I have a python script that runs forever but I'd like to restart every day just in case it gets into a bad state, gets shut down, etc. I'm scheduling it daily with task scheduler, which is fine.

The problem is that my script spawns other processes, and those child processes don't get killed when the task is stopped (ex: when I manually end it, or a new instance of the task runs). The main script is killed, but the child processes are not. I have to kill them manually through task manager. If I run my main script on the command line, instead of through task scheduler, closing the console kills all child processes, as expected.

I tried running the task with and without "highest privileges", "if the task does not end when requested, force it to stop", "if the task is already running, stop the existing instance", etc. I've tried running taskkill as the first action of the task. I've tried everything I can think of. I'm running the task as myself, and I'm administrator.

The problem seems to be that the child processes spawned by tasks are access protected. I've tried taskkill, pskill, python scripts like this:

import psutil
for process in psutil.process_iter():
    cmdline = process.cmdline()
    if "myscript.py" in cmdline:

I always get an access denied error. Example from taskkill:

c:\>taskkill /f /t /im python.exe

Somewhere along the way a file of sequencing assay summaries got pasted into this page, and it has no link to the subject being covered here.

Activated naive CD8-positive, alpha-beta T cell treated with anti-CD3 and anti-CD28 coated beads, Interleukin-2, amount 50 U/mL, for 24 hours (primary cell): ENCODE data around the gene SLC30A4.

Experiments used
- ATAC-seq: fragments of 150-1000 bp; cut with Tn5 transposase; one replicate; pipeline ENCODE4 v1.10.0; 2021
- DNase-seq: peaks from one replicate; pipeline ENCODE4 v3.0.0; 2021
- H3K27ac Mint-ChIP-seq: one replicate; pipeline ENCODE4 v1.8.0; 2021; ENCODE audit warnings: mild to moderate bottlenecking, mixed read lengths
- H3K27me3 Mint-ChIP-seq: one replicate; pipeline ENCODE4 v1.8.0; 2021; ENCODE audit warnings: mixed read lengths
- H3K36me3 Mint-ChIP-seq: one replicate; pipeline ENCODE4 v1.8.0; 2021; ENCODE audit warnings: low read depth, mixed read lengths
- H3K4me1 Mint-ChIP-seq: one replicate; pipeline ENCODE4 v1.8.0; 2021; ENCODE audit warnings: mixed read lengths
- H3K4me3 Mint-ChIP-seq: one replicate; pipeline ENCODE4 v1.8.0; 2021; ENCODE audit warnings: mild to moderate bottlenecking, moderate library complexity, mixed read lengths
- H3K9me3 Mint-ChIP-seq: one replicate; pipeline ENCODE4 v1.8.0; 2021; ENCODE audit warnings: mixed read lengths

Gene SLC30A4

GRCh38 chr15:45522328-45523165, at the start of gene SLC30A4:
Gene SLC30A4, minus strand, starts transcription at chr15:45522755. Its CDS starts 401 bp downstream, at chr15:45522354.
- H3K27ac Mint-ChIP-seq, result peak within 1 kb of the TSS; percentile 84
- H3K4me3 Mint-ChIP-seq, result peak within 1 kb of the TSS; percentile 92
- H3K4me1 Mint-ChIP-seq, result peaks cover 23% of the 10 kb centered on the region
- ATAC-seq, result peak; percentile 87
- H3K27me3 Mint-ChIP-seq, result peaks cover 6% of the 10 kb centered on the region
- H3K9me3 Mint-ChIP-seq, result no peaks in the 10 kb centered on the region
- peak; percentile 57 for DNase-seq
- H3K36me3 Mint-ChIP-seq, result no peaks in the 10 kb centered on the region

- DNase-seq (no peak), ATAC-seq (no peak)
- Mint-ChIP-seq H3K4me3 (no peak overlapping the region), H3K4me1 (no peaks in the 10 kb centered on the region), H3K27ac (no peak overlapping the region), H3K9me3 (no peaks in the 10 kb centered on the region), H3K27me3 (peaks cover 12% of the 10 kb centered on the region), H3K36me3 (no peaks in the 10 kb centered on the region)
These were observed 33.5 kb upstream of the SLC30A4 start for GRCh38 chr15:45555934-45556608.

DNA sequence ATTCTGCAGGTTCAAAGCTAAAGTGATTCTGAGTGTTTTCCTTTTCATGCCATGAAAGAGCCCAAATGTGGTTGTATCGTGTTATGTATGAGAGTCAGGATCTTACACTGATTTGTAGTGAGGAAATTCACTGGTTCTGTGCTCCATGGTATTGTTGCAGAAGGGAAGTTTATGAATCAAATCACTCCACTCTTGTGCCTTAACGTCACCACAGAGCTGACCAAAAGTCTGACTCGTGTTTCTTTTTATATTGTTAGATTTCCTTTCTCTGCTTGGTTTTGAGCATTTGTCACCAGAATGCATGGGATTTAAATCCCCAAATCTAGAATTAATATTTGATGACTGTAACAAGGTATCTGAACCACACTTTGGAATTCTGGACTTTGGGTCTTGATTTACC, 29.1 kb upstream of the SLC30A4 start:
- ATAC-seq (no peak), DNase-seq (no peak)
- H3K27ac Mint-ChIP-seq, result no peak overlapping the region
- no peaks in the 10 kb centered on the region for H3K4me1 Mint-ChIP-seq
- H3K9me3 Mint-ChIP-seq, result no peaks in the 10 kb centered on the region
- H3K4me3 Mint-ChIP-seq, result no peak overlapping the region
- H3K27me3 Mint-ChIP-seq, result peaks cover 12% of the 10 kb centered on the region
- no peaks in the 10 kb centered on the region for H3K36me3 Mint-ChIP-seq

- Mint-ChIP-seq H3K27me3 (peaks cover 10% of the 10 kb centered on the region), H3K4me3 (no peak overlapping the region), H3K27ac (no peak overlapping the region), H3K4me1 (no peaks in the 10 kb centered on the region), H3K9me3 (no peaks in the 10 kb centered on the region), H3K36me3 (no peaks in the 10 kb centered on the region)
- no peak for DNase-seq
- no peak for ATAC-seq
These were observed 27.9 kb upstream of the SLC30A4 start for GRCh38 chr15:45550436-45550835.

ERROR: The process with PID 14436 (child process of PID 7928) could not be terminated.
Reason: Access is denied.
ERROR: The process with PID 7928 (child process of PID 14324) could not be terminated.
Reason: Access is denied.

Hell, I even tried having my main python script kill its own child process when a termination event comes in, but I don't even get that event with task scheduler, with or without force kill! Again, on a normal command line run, I get termination events as expected. But thwarted by task scheduler once again.

This is also very easy to reproduce with a one line batch file that runs a python script. If task scheduler runs the batch file, and you end the task, the python script will not be killed when the task is ended.

Any idea why child processes spawned by task scheduler tasks are not killed and how to work around it?



If you can edit the python script itself, maybe you can:

  • Set it as to check a signal (e.g. let the scheduler create a file named signal.txt), and if it exist, delete it and kill the processes itself (i.e. the script that runs forever will have a 'Medea' function to kill all children before suicide)
  • Assign the launched processes to a job (see answer in stackoverflow by Nathaniel J. Smith)
  • create a 23.9 hour timer to each process (similar to this other stackoverflow) so making sure they 'die' before the scheduler re-launches them...

Hope it helps...

| improve this answer | |
  • Yes, this was the solution I came up with as well. But it seems crazy that there's no direct solution. – Steve Oct 26 '19 at 20:16

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